France, which is home to the world's largest cosmetics company, L'Oreal, has protested against the ban by lodging a case asking that the ban be quashed. What do they mean? : What do they mean? Drug testing
Before the early 20th century, laws regulating drugs were laidback.
Currently, all new pharmaceuticals undergo rigorous animal testing before being licensed for human use.
Education, breeding, and defense
Animals are also used for education and training; are bred for use in laboratories;
And are used by the military to develop weapons, vaccines, battlefield surgical techniques, and defensive clothing.
For example, in 2008 the United States Defense Advanced Research Projects Agency used live pigs to study the effects of improvised explosive device explosions on internal organs, especially the brain. Is it Ethical to test on animals? : Is it Ethical to test on animals? Humans do not have the right to use animals
What is animal rights?
the belief that animals have an built-in value separate from any value they have to humans
are worthy of moral consideration
have a right to be free of oppression, confinement, use and abuse by humans Is it Ethical to test on animals? : Is it Ethical to test on animals? We do not experiment on human subjects without their consent.
It is the same as : not experimenting on humans who are incapable of consenting to experimentation
Thus, we should not experiment on non-human animals
Non-human animals cannot give informed consent, & the huge majority of experiments using animals are so invasive and detrimental,
We would never even consider allowing humans to consent to being subjects in such experiments. Think about this : Think about this In World War 2, 6 million Jews were killed in the Holocoust by the Nazi Germany.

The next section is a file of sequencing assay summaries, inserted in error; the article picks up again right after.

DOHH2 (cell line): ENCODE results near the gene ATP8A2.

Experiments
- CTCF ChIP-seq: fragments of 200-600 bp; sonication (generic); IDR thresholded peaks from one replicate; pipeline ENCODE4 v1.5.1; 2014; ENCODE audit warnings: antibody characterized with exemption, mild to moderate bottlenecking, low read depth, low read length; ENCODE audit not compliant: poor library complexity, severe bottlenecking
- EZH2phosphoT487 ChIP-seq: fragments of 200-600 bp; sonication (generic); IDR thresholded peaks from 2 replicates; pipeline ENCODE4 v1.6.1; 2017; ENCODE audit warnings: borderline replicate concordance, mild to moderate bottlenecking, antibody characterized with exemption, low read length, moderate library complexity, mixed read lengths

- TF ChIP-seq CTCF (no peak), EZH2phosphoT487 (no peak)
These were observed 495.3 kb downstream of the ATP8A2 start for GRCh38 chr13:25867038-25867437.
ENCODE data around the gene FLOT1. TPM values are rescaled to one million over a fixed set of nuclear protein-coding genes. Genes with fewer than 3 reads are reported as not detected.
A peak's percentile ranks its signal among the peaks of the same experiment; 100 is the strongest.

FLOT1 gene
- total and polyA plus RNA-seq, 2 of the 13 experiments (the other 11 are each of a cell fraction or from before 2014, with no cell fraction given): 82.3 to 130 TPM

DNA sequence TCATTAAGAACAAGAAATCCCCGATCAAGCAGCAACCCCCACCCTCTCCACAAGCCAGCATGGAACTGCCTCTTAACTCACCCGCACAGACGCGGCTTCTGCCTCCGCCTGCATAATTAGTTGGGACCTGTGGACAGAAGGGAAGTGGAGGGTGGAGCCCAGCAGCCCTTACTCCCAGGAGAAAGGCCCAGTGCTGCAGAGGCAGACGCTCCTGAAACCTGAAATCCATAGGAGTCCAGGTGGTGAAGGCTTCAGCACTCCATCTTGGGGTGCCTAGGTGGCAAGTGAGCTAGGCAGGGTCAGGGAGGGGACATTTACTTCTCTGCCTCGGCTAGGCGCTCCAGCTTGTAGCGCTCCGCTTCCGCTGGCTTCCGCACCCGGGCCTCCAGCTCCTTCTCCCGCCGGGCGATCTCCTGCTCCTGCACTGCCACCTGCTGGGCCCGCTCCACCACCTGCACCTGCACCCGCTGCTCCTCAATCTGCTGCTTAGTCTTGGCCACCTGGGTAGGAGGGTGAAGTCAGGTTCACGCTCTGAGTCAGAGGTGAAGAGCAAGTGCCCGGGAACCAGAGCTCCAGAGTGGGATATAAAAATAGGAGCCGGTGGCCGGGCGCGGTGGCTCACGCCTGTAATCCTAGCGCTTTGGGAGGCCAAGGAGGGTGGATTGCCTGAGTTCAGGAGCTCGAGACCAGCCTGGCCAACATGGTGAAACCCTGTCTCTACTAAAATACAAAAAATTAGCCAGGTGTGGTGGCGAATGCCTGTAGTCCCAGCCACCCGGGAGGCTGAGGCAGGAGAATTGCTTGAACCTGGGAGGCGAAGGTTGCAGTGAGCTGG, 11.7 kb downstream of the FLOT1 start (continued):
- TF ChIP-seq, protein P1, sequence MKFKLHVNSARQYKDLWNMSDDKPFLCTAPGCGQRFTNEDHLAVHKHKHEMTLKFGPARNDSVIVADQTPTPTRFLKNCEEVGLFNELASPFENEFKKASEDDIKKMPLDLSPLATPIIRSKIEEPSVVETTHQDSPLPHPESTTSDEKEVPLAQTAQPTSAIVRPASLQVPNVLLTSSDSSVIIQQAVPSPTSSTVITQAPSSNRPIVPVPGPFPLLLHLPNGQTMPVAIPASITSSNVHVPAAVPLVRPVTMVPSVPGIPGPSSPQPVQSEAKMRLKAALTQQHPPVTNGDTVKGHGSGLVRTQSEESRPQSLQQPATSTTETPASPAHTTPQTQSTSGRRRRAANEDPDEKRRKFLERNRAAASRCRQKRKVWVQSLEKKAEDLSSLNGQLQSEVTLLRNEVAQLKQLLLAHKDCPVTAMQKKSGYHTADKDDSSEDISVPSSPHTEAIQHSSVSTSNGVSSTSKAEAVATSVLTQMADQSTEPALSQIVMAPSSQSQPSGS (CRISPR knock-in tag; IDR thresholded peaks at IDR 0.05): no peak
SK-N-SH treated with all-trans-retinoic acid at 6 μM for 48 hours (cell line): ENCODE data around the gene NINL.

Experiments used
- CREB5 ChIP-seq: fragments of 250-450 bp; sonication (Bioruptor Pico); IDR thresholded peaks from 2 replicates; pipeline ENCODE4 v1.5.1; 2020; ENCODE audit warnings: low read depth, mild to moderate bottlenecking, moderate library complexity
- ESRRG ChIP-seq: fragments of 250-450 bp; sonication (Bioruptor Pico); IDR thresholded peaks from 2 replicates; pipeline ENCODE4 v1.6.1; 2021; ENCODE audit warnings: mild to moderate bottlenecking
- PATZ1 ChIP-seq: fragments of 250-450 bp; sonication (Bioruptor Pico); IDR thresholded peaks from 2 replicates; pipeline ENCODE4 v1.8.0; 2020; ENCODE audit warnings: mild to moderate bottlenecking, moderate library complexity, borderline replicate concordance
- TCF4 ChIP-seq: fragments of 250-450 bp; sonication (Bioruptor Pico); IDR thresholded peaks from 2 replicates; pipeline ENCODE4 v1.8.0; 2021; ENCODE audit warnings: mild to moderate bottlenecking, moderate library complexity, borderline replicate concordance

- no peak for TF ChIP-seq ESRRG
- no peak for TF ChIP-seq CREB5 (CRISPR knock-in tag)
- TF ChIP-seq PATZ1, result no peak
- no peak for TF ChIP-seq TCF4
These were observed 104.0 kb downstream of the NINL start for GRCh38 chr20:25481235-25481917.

Prisoners experienced enslavement, forced labor, torture and killing -> routine stuff in a concentration camp.
Some prisoners were subjected to medical experiments for warfare test.
The Holocaust was the ultimate exposure of man’s maliciousness wherein one man treated another like a guinea pig and ruthlessly carried on experimentation on healthy human beings to know how a human body and mind would respond to extreme cold, heat and pressure. Nazi Medical Experiments : Nazi Medical Experiments Sterilization
Doctors carried out a compulsory sterilization program where they injected people with various drugs, especially women that lead to infections, inflammations and death.
Genetic Experimentation on Twins
The experimentation on the twins who were at times sewn together to observe if they could form conjoined twins and at times inject various drugs in the eyes of the twins to check if they changes colors.
Infectious Disease Experiments
Germs of diseases like Typhus and Malaria were injected into healthy people to discover cures for them so that when the Nazi soldiers were inflicted with such diseases on the warfront they could be treated. Slide 10: Now, human testing had been replaced by animal testing.
How can that be different to that of the German Nazi? There’s no difference!
It’s still cruel! Can you bear to see these? : Can you bear to see these? References : References Types of animal testing. In American Anti Vivisection Society. Retrieved March 1, 2010, from http://www.aavs.org/testingTypes.html
Animal testing. (2010, February 24). In Wikipedia, The Free Encyclopedia. Retrieved 05:37, March 3, 2010, from http://en.wikipedia.org/w/index.php?title=Animal_testing&oldid=346170962
Lin, D. Why it’s Wrong toTest on Animals: Vivisection and Animal Rights. In About.com: Animal Rights. Retrieved March 1, 2010, from http://www.aavs.org/testingTypes.html